SUMMER may just have arrived in Manx waters – if a survey carried out by the Manx Wildlife Trust and the Manx Whale and Dolphin Watch on Tuesday is anything to go by.
‘It was a beautiful day and the sea was alive with wildlife,’ said a MWT spokesman.
‘There were thousands of sea birds, including diving gannets, guillemots, razorbills and Manx shearwaters. We also saw dozens of harbour porpoise.
‘Then we saw a basking shark – the first of the season for the Manx Basking Shark Watch and Manx Whale and Dolphin Watch team, and the first ever for our volunteers.
‘We thought the day couldn’t get much better, until we had a truly amazing encounter with a minke whale. This minke was curious and came right up to the boat. It was circling us, surfacing right alongside us and swimming underneath us. We could see the white bands on its flippers and its triangular-shaped head.
‘The fish-finder showed that we were right over a big ball of fish and it seemed like the minke was using us to help feed on them. None of us had ever been that close to a minke before, even our very experienced skippers on the boat, Girl Pat. I can’t imagine that we will be that lucky again, but it was an incredible experience which will stay with all of us for a long time.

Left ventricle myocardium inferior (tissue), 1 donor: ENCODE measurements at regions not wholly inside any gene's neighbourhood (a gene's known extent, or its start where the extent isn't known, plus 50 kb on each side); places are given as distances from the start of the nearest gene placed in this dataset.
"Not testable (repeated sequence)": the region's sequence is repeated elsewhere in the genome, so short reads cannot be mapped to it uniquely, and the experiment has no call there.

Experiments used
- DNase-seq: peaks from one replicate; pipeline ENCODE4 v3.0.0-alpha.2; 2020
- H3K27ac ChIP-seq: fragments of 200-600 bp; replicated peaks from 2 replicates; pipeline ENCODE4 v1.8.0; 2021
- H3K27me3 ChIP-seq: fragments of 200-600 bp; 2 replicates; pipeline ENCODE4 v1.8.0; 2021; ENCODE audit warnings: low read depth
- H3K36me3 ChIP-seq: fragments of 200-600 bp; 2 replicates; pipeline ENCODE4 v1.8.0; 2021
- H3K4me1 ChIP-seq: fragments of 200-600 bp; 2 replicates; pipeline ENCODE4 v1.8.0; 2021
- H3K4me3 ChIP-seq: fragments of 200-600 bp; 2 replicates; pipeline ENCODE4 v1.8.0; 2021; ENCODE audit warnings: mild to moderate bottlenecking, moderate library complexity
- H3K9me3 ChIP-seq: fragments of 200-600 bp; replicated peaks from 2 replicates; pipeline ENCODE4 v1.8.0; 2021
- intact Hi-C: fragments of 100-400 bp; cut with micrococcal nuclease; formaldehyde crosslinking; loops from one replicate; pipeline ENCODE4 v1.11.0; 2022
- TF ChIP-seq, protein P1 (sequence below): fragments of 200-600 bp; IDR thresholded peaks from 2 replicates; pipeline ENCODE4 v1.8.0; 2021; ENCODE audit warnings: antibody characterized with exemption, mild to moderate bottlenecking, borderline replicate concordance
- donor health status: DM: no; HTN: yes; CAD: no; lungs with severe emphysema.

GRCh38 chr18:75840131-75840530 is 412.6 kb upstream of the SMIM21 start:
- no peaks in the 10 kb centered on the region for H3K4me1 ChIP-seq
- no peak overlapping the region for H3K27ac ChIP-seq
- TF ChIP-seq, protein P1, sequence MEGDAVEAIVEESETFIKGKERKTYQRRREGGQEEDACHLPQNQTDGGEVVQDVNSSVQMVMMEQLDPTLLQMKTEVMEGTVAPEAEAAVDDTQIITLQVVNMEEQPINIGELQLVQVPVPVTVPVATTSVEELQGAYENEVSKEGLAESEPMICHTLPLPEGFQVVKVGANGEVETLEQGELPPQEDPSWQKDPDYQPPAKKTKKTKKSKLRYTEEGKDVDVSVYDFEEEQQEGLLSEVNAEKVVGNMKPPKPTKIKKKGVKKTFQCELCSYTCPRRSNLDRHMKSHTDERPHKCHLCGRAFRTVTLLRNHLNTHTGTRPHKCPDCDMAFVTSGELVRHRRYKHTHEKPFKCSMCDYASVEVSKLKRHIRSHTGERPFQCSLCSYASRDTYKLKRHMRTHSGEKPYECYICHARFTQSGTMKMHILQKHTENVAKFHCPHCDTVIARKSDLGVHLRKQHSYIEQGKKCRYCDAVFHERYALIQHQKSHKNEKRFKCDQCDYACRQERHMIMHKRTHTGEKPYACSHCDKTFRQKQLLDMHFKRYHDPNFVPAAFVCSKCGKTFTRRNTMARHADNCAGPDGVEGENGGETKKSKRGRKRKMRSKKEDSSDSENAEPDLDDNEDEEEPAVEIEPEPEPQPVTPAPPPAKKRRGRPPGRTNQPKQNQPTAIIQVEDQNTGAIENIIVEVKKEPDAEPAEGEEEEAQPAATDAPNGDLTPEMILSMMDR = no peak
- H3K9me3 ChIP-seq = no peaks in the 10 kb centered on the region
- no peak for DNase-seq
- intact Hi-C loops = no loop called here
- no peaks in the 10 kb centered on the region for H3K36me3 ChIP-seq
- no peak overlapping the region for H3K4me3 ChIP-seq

‘Hopefully, this is the start of a great summer for marine wildlife on the island. Time spent at the coast or on the water should reward you with some fabulous sightings of sharks, whales, dolphins and porpoises.
‘We look forward to getting your reports, hearing your stories and seeing your pictures.’
The minke whale is named after a Norwegian whaler Miencke who often harpooned minke, whales mistaking them for blue whales.
Minke whales are also known as little piked whales, pike heads, sharp-headed finner, lesser rorqual, sharp snouted whale, summer whale, bay whale and little finner.
The minke whale is the smallest member of the family Balaenopteridae or rorqual whales, which also includes the blue, fin, sei and Bryde’s whales.
The slender bodied minke whale has a very distinctive narrow, pointed rostrum and a single prominent head ridge. The pectoral fins are slim and very pointed and the dorsal fin is sickle-shaped, positioned approximately two-thirds, towards the tail, along the body length. There are 50 to 70 throat grooves which end just before the navel and just behind the pectoral fins. The minke whale has 230-360 baleen plates, measuring about 20cm in length and 12cm in width at their base, positioned on each side of the upper jaw.